Tuesday, 17 October 2023
Matters of Public Importance
Australian Constitution: Aboriginal and Torres Strait Islander Voice
I acknowledge his contribution and what the minister just said. All his statistics are correct, but all that his statistics mean is that in this country we have a lot of work to do. But I will actually bring it back to what this MPI is about: the process that this government followed with the referendum.
It was a flawed process and the flaws in the Prime Minister that got us into this situation we were, and are, in. What this is all about is the arrogance and bad judgement of the Prime Minister personally. As he says now, after the event, we needed bipartisan support. He didn't display a lot of behaviour and judgement before the referendum that encouraged that. There was no Constitutional convention and there was no process that encouraged bipartisan support. This was even down to the 15 questions about the referendum that the Leader of the Opposition gave him and asked him to come back to us on. He didn't even pay us the respect to respond to those questions. There wasn't even a response to the 15 questions that we had.
He ignored lots of advice. There was lots of advice about having two questions. We know that the Australian people are generous and we know that 85 to 90 per cent of Australians, I believe, would have supported constitutional recognition without blinking. But, no, he ignored advice on that. He ignored advice from strong 'yes' supporters, like Father Frank Brennan and like, in fact, the previous Labor leader, Bill Shorten, who was on record as saying, 'We need to legislate a Voice before we try to put a Voice in the Constitution.' That's because there were too many unanswered questions about the Voice. There were too many unanswered questions about putting the Voice into the Constitution—questions like, 'How will the power of the Voice work compared with the parliament, if it were in the Constitution?' A lot of people have respect for Father Brennan and the fact that he wanted to support the 'yes' case. But, again, the Prime Minister was arrogant and showed his bad judgement by ignoring people like that.
Instead, he went for the vibe—he went for the feel-good. He liked the T-shirt and he likes hanging out with the corporate elites, like the Alan Joyces. He likes hanging out with the celebrities, the jingles and everything else. He just went for the vibe and no detail. Again, it shows his arrogance on this, how he had no judgement on this and how out of touch he was with the Australian people. The Australian people—and, indeed, this chamber—wanted detail and we weren't given it. Again, there was a lot of confusion. As the Prime Minister said when he won the election, his first promise was that the Uluru Statement from the Heart would be in full. 'In full' meant not just the Voice but treaty and truth-telling as well. So where is he about truth-telling? Where was he about that? When questions were asked about that, about what the ramifications of the Voice were in relation to the Uluru statement, it was, 'Nothing to see here'. In fact, he tried to crab walk away from some of the things that he said. This made it more confusing.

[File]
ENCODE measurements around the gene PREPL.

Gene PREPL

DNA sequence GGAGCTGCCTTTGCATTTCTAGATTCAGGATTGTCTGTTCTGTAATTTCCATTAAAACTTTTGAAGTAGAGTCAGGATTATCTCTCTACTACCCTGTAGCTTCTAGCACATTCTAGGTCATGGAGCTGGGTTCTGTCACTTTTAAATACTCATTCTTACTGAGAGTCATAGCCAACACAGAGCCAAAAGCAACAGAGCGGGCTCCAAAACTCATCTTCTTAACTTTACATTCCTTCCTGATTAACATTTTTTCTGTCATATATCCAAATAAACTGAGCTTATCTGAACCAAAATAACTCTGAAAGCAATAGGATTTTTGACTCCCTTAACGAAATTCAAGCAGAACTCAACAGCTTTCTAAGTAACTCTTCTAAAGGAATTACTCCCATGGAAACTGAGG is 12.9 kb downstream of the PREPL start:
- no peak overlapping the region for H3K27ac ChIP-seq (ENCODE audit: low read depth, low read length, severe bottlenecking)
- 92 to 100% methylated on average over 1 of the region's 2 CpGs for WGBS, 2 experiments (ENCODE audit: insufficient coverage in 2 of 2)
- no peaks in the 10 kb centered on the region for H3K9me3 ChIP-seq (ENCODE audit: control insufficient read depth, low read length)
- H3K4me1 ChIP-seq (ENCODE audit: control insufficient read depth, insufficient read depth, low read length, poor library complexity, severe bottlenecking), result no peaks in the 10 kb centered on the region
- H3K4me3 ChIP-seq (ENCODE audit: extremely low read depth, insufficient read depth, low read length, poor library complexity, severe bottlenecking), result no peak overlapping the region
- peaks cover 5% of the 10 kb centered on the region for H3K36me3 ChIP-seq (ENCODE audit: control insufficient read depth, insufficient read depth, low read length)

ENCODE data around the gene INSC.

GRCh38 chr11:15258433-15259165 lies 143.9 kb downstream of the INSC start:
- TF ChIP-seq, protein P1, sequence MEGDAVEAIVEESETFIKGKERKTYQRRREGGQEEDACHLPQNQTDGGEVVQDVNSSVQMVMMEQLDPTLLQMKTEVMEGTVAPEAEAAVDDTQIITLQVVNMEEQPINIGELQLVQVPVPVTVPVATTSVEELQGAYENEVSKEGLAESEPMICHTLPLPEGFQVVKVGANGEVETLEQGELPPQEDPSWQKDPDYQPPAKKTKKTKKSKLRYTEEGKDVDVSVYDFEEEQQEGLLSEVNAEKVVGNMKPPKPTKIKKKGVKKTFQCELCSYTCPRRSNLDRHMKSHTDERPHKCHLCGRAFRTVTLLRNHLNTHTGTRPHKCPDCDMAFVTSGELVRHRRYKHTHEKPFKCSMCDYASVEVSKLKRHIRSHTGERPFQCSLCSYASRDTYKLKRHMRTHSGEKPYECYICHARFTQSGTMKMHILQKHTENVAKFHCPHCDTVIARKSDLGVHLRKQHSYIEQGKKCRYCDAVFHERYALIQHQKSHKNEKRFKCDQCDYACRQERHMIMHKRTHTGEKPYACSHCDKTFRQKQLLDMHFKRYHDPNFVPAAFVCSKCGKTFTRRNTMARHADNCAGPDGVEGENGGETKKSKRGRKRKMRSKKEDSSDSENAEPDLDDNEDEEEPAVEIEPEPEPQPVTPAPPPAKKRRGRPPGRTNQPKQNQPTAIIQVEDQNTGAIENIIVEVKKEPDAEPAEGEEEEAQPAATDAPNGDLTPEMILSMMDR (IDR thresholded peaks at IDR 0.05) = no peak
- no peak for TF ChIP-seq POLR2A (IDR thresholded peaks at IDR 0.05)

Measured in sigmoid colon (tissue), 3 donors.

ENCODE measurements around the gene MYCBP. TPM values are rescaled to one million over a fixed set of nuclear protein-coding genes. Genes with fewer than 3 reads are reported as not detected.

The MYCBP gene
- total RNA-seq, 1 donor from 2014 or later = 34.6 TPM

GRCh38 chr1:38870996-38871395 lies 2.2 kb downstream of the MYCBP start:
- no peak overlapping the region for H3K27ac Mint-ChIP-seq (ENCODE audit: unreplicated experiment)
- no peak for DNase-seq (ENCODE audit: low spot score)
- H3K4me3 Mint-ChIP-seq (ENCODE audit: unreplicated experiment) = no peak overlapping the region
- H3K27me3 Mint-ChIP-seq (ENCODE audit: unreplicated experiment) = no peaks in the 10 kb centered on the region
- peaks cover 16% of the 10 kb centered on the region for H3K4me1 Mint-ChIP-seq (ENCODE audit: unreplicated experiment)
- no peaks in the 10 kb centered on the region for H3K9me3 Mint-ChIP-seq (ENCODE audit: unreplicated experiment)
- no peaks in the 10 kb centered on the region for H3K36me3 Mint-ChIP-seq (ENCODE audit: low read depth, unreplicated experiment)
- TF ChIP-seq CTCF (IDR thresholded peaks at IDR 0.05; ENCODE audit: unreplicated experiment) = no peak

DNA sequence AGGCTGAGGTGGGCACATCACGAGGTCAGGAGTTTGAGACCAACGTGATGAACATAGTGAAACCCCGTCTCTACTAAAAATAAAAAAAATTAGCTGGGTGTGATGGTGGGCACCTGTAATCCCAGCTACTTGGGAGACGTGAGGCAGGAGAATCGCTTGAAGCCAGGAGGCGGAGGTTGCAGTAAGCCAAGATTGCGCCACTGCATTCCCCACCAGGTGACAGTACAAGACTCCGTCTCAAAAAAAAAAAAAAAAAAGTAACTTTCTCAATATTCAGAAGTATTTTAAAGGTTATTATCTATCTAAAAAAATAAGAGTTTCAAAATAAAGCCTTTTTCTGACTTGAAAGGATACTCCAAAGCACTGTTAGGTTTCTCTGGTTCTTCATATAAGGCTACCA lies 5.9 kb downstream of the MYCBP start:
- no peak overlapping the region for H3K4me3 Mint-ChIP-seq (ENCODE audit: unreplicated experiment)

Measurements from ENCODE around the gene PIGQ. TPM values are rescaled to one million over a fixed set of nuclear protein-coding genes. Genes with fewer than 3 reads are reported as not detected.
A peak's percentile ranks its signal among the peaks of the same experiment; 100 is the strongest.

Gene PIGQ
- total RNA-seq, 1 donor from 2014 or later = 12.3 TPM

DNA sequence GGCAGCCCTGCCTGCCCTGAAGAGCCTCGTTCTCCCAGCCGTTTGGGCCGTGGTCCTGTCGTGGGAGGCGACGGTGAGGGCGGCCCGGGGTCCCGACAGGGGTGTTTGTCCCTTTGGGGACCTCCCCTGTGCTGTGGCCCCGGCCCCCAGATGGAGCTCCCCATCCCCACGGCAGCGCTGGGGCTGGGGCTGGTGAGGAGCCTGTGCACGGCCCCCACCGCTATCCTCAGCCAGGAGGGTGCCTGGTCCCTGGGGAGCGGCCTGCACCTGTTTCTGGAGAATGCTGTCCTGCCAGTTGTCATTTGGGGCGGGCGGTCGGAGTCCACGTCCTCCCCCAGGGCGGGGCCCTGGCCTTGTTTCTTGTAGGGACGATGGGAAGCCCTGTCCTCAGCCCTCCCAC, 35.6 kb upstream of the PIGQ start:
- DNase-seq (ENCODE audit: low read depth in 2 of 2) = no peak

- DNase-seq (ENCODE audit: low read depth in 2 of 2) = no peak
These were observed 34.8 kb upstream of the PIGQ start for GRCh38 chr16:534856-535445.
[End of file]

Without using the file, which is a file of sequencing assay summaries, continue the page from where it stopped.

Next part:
The result—and I say this really, really humbly—has been a really sad result for this country, with this Prime Minister's flawed process and judgement on this whole thing. He has divided families, he has divided communities and on Saturday night he divided this nation. And he's divided Indigenous communities. He speaks generically—as did, might I say, a lot of commentators on Saturday night and Sunday—about the Indigenous community. The Indigenous community were divided on this. You had one group with Lidia Thorpe and people who supported her point of view and what she thought of the voice, and you had Indigenous leaders like Jacinta Nampijinpa Price and Warren Mundine at the other end. They were divided. The Indigenous community was divided on this, and that's what this Prime Minister did with his lack of judgement and his arrogance about this. Before I go on, I want to acknowledge my parliamentary colleague Jacinta Nampijinpa Price. I thought her tone and her demeanour through this whole debate were to be congratulated.
We do now have to move on from this. We now have to get back to practical outcomes. We as an opposition—again, the shadow Indigenous minister has said we need in audit straight away; the one thing we need is an audit into the current spending. A lot of people on the ground don't see this money or don't feel it's hitting where it should. We also need a royal commission into sexual abuse. When we talk about closing the gap, that is most prevalent in rural and remote communities, and there needs to be a royal commission into the abuse, sexual abuse and assault in those communities. (Time expired)